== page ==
Since its founding in 1987, HNA has served as a coordinating entity for such operations as legal services, corporate audit and risk management. In its evolving role, HNA will house several members of senior executive management responsible for strategic oversight over North American sales, manufacturing and R&D for the company’s product lines. HNA has offices in Torrance, Calif., Marysville, Ohio, Detroit, Mich., New York, NY and Washington, D.C.
HNAS, the new shared services company, will be based in Marysville, Ohio, with an additional office in Torrance, Calif. HNAS will provide many of Honda’s common support functions in North America, and streamline coordination of Honda’s R&D, manufacturing, purchasing and sales functions as they relate to the introduction of new products.
Most Honda associates (employees) assigned to these entities will be located on the Marysville campus in Ohio, but others will remain at other facilities throughout North America. Current Ohio-based associates will remain in Ohio. It is anticipated that fewer than 50 associates involved in support and strategic functions at American Honda Motor Co., Inc. in Torrance, Calif., will transfer to HNA and HNAS over the course of the next fiscal year beginning April 1, 2013. The formation of HNAS and changes to HNA are not expected to result in additional employment.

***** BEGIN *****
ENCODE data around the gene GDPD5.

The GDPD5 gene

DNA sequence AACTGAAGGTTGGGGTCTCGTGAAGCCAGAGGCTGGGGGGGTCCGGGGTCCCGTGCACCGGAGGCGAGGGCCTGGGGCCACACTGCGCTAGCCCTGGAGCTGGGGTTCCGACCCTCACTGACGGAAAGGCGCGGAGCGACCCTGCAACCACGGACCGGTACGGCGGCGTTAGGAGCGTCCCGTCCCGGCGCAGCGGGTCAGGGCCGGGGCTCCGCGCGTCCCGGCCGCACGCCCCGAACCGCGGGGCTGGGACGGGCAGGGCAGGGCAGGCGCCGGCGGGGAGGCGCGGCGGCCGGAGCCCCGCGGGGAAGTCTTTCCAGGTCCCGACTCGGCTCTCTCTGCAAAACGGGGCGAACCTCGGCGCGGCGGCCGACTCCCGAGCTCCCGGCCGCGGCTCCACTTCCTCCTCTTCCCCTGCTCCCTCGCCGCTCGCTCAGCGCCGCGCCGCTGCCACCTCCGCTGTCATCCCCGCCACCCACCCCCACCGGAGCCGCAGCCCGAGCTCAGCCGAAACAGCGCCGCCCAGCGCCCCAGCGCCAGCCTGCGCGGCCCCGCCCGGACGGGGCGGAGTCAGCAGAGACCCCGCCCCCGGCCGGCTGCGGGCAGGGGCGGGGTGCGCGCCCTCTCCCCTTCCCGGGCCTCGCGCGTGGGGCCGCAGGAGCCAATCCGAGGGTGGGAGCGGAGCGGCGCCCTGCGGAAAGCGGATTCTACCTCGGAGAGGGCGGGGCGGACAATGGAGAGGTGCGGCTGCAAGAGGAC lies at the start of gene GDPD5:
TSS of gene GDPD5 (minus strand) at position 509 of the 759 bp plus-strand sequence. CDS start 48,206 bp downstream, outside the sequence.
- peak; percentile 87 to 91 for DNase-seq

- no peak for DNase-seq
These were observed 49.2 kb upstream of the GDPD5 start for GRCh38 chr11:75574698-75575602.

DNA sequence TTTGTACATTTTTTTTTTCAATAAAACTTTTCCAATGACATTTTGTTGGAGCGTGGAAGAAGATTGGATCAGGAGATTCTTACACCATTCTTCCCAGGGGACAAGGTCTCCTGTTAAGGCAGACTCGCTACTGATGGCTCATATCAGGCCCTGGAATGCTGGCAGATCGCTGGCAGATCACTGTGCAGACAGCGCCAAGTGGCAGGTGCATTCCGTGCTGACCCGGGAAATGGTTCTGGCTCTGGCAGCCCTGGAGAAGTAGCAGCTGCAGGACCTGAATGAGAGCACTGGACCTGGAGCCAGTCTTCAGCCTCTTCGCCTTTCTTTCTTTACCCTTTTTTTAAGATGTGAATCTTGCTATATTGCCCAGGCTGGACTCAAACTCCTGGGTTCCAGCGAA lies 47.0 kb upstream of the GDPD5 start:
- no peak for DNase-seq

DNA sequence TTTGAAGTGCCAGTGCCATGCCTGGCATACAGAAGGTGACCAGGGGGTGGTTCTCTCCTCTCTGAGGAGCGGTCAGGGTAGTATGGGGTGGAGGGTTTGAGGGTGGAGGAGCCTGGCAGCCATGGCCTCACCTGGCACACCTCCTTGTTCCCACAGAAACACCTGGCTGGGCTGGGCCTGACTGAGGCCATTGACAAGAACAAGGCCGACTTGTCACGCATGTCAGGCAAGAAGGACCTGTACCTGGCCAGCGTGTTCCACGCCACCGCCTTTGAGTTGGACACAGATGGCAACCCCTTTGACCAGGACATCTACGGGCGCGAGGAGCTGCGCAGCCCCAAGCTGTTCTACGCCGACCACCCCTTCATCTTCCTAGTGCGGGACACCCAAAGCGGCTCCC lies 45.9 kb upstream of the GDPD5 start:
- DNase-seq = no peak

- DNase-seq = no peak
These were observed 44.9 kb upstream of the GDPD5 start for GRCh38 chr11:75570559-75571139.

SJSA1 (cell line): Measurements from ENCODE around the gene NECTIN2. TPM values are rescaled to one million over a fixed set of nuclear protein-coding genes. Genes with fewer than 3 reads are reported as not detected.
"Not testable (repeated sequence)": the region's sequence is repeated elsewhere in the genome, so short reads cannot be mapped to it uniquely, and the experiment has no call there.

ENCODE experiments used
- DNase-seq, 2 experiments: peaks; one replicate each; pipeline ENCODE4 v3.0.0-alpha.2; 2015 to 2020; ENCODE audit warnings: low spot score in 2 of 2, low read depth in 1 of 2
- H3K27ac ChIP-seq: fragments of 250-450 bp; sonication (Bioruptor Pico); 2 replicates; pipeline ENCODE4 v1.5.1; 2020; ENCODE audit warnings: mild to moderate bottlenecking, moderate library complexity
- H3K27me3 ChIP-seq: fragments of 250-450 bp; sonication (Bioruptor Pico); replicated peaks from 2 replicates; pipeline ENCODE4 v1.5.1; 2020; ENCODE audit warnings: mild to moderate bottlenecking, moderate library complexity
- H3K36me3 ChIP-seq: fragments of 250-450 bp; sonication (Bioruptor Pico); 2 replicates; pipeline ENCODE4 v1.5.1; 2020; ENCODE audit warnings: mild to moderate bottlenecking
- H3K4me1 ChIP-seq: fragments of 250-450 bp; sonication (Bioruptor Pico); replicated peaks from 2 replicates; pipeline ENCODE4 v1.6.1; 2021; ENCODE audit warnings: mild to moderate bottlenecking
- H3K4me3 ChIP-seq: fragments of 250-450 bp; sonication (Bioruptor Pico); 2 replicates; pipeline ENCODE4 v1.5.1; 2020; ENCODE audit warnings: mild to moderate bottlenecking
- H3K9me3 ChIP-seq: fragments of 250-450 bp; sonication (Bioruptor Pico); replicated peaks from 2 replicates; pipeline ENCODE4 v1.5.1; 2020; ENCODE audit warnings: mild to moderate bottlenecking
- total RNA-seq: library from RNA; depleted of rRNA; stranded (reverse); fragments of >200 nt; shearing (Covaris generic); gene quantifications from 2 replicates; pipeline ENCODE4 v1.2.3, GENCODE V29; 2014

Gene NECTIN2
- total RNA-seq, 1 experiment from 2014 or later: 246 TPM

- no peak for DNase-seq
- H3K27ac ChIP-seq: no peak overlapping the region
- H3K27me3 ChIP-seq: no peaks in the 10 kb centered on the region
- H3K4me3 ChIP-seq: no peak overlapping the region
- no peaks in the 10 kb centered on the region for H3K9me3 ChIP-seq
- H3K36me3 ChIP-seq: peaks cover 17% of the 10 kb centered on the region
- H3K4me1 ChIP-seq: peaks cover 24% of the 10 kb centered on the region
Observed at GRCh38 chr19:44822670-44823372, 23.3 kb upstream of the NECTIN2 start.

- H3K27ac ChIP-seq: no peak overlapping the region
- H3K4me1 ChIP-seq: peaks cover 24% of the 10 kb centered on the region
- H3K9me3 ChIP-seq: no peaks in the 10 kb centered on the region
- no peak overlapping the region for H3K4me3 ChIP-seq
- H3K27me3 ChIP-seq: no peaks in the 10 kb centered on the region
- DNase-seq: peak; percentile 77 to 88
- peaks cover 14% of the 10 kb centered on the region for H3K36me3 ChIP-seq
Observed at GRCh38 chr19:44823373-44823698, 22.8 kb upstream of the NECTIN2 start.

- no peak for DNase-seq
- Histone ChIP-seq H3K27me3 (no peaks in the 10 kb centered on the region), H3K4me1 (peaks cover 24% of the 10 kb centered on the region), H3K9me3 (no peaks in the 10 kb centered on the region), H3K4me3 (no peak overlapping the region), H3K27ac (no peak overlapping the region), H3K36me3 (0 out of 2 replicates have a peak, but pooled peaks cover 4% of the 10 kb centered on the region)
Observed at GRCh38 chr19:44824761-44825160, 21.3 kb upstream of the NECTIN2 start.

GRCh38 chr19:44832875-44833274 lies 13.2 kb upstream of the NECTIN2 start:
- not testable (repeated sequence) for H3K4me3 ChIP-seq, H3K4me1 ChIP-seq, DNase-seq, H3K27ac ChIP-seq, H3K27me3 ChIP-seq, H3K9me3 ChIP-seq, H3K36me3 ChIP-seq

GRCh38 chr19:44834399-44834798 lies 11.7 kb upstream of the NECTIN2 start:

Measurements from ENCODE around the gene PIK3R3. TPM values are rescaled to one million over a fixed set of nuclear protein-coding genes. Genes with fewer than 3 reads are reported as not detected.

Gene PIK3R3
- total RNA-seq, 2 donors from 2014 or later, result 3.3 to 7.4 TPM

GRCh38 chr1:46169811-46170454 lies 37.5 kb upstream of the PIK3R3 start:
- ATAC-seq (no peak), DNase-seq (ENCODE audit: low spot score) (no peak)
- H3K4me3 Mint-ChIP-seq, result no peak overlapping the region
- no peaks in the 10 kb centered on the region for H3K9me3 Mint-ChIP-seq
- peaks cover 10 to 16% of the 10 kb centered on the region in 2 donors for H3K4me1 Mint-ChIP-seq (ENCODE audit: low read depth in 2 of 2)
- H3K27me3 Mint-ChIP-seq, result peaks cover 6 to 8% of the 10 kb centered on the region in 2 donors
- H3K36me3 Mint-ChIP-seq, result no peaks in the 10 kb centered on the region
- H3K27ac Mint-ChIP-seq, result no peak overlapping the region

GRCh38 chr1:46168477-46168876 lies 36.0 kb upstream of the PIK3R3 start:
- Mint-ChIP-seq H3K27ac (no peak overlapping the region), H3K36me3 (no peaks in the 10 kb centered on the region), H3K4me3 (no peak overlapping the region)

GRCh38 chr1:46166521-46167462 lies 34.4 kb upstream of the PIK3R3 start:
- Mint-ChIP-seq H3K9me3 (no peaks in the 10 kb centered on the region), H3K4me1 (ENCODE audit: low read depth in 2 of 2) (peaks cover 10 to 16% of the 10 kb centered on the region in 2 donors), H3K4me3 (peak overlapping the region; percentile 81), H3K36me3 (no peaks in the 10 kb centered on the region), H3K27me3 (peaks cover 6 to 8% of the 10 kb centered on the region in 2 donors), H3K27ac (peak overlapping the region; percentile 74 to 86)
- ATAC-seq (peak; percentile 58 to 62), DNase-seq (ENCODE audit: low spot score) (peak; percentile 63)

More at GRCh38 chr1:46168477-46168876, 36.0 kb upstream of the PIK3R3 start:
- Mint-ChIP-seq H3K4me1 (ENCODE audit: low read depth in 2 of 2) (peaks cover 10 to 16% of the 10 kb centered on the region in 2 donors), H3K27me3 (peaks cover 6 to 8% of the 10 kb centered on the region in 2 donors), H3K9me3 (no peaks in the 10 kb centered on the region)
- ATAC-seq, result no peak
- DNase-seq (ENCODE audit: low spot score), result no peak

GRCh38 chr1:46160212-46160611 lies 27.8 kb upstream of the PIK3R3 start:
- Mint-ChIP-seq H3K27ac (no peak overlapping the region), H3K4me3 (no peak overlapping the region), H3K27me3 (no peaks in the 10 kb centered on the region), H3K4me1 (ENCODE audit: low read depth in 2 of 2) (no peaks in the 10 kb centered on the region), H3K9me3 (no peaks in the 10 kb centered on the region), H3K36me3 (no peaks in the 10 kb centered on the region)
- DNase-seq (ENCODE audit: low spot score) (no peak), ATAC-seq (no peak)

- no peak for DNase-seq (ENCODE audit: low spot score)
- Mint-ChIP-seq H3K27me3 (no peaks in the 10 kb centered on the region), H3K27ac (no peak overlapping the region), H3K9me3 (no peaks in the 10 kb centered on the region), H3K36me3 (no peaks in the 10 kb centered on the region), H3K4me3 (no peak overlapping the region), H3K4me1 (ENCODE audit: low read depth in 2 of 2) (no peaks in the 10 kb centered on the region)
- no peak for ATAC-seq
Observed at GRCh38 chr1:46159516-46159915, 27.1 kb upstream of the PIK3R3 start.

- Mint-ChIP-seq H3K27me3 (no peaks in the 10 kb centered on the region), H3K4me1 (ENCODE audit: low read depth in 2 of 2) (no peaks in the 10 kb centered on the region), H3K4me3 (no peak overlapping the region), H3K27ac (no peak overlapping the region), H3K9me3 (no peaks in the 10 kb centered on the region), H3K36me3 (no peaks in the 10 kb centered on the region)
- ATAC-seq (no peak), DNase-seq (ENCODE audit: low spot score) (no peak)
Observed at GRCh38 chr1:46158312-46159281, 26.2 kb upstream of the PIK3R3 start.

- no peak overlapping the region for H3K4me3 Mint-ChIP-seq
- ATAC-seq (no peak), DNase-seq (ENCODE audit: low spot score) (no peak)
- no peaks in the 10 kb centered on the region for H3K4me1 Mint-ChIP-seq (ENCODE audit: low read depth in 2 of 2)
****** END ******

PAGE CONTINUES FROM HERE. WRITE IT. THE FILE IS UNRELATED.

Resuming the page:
Honda established operations in America in 1959, and now employs more than 33,000 associates in its North American sales, R&D and manufacturing operations with a capital investment of more than $22 billion.
Based on its longstanding commitment to “build products close to the customer” Honda operates 14 major manufacturing facilities in North America, producing a wide range of Honda and Acura automobiles, automobile engines and transmissions, Honda all-terrain vehicles, and power equipment products such as lawn mowers, mini-tillers and general purpose engines, using domestic and globally sourced parts.
Seven Honda auto plants in the North American region, including four in the U.S., have the capacity to produce 1.63 million automobiles each year. In 2012, 90 percent of the Honda and Acura automobiles sold in the U.S. were produced in North America. This will increase to 1.92 million vehicles per year in 2014, when the sales percentage of locally produced automobiles is expected to rise to more than 95 percent.
Honda R&D Americas, Inc., (HRA) operates 14 facilities in North America and is responsible for “complete product creation,” of advanced automobile, powersports and power equipment products and technologies. Since 1990, HRA has researched, designed and developed more than 20 all-new automobile models.
– By: Chris Chin